Iris S Kassem MD PhD (

Dr. Kassem of the Medical College of Wisconsin has no relevant personal financial relationships to disclose. She is married to an employee of AbbVie.

James Goodwin MD, editor. (Dr. Goodwin of the University of Illinois at Chicago has no relevant financial relationships to disclose.)
Originally released January 30, 2003; last updated January 9, 2019; expires January 9, 2022

This article includes discussion of amblyopia and lazy eye. The foregoing terms may include synonyms, similar disorders, variations in usage, and abbreviations.


Amblyopia is a reduction of vision produced by abnormal central visual processing. This common disorder occurs in an estimated prevalence of 2% (MPEDS 2008; Friedman et al 2009; Pai et al 2012; McKean-Cowdin et al 2013). Unless treated during childhood, the loss of vision is permanent. Amblyopia therapy often requires penalization of the normal eye. The daily amount of time and the best penalization methods are unsettled and controversial. In this article, the author describes studies that investigate to quantitate the time and methods of penalization required for treatment and the ages most appropriate for their use in childhood as well as newer treatment modalities.

Key points


• Amblyopia is a reduction in visual acuity in 1 or both eyes due to refractive error, strabismus, or visual deprivation.


• Treatment of amblyopia involves treatment of the underlying cause of vision loss with or without penalization by occlusion or optical penalization.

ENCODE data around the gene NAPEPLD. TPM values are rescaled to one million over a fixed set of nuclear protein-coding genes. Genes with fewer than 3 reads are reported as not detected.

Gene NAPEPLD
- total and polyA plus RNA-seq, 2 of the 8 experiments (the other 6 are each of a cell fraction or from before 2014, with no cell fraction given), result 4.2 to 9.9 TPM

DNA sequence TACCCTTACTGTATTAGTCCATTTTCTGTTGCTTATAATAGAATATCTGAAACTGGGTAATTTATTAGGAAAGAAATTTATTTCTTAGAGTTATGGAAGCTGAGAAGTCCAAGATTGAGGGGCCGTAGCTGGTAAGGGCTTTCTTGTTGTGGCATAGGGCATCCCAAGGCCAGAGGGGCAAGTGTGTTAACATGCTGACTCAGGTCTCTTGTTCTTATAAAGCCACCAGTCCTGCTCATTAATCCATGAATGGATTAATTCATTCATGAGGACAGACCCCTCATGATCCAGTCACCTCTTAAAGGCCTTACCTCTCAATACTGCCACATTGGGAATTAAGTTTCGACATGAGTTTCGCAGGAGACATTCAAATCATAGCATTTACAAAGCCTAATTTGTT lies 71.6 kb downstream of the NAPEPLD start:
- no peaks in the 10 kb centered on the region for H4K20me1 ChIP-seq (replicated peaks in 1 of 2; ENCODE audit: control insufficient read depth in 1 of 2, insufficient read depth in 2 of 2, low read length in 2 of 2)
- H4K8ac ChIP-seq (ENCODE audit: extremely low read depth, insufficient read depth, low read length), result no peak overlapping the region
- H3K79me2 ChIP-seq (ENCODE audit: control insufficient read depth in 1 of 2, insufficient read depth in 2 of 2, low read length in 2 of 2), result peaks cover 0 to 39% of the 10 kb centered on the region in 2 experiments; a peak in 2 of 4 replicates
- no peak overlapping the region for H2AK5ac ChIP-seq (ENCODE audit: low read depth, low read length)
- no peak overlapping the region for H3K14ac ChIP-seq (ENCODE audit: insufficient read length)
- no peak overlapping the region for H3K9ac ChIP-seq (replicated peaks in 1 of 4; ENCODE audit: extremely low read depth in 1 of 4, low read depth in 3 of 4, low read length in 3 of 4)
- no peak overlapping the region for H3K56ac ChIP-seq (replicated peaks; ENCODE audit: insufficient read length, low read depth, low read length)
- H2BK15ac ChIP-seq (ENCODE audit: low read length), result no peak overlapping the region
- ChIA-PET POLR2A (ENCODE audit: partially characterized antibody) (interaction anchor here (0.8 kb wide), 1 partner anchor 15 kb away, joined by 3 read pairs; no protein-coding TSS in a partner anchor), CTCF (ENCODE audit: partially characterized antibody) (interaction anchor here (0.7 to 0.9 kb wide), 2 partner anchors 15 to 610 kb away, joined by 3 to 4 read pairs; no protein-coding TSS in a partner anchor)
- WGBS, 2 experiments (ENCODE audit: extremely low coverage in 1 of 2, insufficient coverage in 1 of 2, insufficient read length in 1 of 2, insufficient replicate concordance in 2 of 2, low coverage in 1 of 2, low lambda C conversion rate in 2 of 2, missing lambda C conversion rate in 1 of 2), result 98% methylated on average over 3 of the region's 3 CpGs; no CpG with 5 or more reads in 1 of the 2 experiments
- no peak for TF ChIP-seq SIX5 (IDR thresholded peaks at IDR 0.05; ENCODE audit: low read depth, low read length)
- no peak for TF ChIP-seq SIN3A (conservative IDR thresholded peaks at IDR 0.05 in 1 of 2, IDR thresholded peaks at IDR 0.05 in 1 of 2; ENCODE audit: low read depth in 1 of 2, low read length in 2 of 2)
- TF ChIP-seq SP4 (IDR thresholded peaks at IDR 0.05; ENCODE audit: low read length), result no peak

• Amblyopia treatment is most effective at younger ages.


• Vision loss from amblyopia can be permanent if it is not treated in a timely fashion.

Historical note and terminology

Amblyopia, or lazy eye, is the reduction in the best corrected visual acuity that occurs during childhood that cannot be explained by a known structural abnormality. The term “amblyopia” is derived from the Greek amblys, meaning “blunt,” and ops, meaning “eye,” indicating a “dullness” or incomplete loss of vision rather than complete blindness (Duke-Elder 1973). The early clinical understanding of this disorder can be traced to George Louis Leclerc, Comte de Buffon, who in 1743 proposed the use of occlusion of the sound eye to “force” the amblyopic eye to see better (Duke-Elder 1973). The scientific study of amblyopia was advanced by the work of Hubel and Wiesel, who won the Nobel Prize in 1981 for their work demonstrating physiologic and anatomic changes in the visual system of kittens and monkeys that had been visually deprived during the critical period of visual development (Wiesel and Hubel 1963; Wiesel and Hubel 1965). As a result of their work and subsequent studies by other investigators, the concept of amblyopia as a developmental visual disorder of childhood was established (von Noorden 1985; Lowel and Engelmann 2002; Schroder et al 2002).

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